Today, The Wall Street Journal reported that Boeing is making an extensive change to the flight control system of this aircraft, more so than many industry participants expected. According to this report, the design change was apparently in the works as a response to the prior Lion Air tragedy of similar circumstances and involves a major shift as to the original design of the stall-prevention features of the aircraft. Boeing released details of the update on Monday evening which indicated the software update would factor multiple sensor readings in the MCAS system as contrasted to a singular sensor reading in the existing flight control software.
The WSJ report, citing informed sources, further notes that a software fix for the MCAS system had been planned in early January, but was delayed: “partly over differences of opinion about technical and engineering issues.” Noted was that: “Officials from various parts of Boeing and the FAA had differing views about how extensive the fix should be.” Another concerning statement in the WSJ report: “Government officials indicated that the recent U.S. government shutdown had halted work on the fix for upwards of five weeks.”
Supply Chain Matters Perspectives
We share from our lens, some brief additional product design and supply chain management perspectives.
Regarding the reported software design change, questions are invariably going to be raised regarding why the original design included data from a single sensor vs. multiple sensors. Some airline pilots are already weighing-in on that perspective. The other important tone that permeates from this series of tragic incidents are the assumptions related to skill levels among different pilots of different nations. The debate seems to be on the weighting of automatic or autonomous software actions over that of aircraft pilots. This has to take special consideration since the bulk of this particular’s aircraft sales are weighted beyond North American based carriers. That might explain why so many overseas regulators have elected to take, out of an abundance of caution, aircraft grounding actions and not wait for the FAA to weigh in. There is an obvious tone of mistrust, even related to objectivity in the crucial black box readings and sharing.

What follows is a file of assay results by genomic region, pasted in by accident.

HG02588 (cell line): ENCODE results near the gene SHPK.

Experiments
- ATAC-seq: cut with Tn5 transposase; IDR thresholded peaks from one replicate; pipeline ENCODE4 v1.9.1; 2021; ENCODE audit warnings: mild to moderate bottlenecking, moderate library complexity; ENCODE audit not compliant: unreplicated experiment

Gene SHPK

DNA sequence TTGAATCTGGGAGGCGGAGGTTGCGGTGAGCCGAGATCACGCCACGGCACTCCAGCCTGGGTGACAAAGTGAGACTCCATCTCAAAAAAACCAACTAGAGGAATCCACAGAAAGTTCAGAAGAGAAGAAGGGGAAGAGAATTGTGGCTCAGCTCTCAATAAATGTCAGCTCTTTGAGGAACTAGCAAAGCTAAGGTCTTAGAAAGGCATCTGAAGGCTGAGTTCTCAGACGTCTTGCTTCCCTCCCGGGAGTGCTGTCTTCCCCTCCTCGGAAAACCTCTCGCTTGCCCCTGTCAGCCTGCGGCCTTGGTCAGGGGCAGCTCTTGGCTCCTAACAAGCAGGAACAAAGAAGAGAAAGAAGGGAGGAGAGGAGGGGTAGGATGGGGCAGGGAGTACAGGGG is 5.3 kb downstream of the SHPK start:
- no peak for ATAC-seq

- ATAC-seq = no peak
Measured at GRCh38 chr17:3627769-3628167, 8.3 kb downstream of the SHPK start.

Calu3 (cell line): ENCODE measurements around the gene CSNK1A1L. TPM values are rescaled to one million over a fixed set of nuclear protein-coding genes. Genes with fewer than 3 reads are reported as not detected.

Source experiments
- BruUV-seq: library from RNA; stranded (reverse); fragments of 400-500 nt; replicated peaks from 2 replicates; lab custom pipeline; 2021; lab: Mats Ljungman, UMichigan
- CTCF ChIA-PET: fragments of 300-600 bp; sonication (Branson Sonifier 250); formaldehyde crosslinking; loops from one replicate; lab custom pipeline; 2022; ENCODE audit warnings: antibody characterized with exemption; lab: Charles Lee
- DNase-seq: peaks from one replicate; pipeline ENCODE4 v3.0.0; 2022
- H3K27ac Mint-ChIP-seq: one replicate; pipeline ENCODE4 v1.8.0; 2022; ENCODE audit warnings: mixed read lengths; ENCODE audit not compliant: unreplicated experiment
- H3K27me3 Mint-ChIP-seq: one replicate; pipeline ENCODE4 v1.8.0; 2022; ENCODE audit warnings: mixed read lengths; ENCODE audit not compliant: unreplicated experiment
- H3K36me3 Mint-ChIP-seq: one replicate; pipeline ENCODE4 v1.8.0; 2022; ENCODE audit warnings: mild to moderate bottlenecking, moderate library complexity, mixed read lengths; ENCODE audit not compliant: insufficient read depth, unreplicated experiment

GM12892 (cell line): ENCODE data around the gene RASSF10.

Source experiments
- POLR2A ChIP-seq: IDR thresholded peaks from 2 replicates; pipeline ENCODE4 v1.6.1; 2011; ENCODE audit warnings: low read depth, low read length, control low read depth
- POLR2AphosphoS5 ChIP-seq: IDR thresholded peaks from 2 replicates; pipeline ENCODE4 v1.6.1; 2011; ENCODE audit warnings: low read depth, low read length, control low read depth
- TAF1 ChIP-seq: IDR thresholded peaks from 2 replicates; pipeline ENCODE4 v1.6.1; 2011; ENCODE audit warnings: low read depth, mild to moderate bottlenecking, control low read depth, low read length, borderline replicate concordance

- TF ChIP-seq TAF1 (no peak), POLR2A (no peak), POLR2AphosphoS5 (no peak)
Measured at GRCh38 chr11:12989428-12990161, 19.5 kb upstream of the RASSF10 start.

A further troubling theme is why are U.S. air safety regulators were not previously inclined to ground the aircraft given both inherent knowledge of Boeing’s pending software fixes or potential cockpit control systems design changes.
The other growing concern is invariably what these developments imply for the overall 787 MAX program and its supplier networks.
The obvious answer is that it is too early to speculate.
Obviously missing at this point are Boeing executive leaders interacting with global and industry media regarding these ongoing developments and what Boeing’s plans are to address this situation. Perhaps that will come, soon.
A lot of additional investigative efforts need to be completed in a rather timely and objective manner. Boeing itself needs to pay extraordinary attention to its ongoing relationships with impacted carriers and somewhat less to Wall Street stakeholder interests. The Bloomberg report of a potential Lion Air response, if proven to be accurate, has a distinct tone of frustration with the aircraft manufacturer. There may be other similar airline customer frustrations yet to come.
In the meantime, manufacturing and operational teams in Renton will again be very creative in securing added parking space for completed MAX aircraft until the groundings are eventually lifted. Past learning from days of the Boeing 787 groundings when lithium battery issues led to a four-month grounding resulted in upwards of 50 aircraft having to be parked and stored, echo once again. However, the 737 number could potentially be far more, depending on how events transpire. The good news is that Boeing has recruited a lot of military veterans who know how to improvise in times of crisis and limited real estate.
Finally, all stakeholders need to cognizant of the global-based flying and aircraft crew community who deserve assurances that after root causes are objectively linked and fixes are implemented, that this aircraft model is indeed safe to operate and fly.
As in past incidents, this will take added time, patience and ongoing efforts to weight decisions based on an abundance of caution and aircraft safety.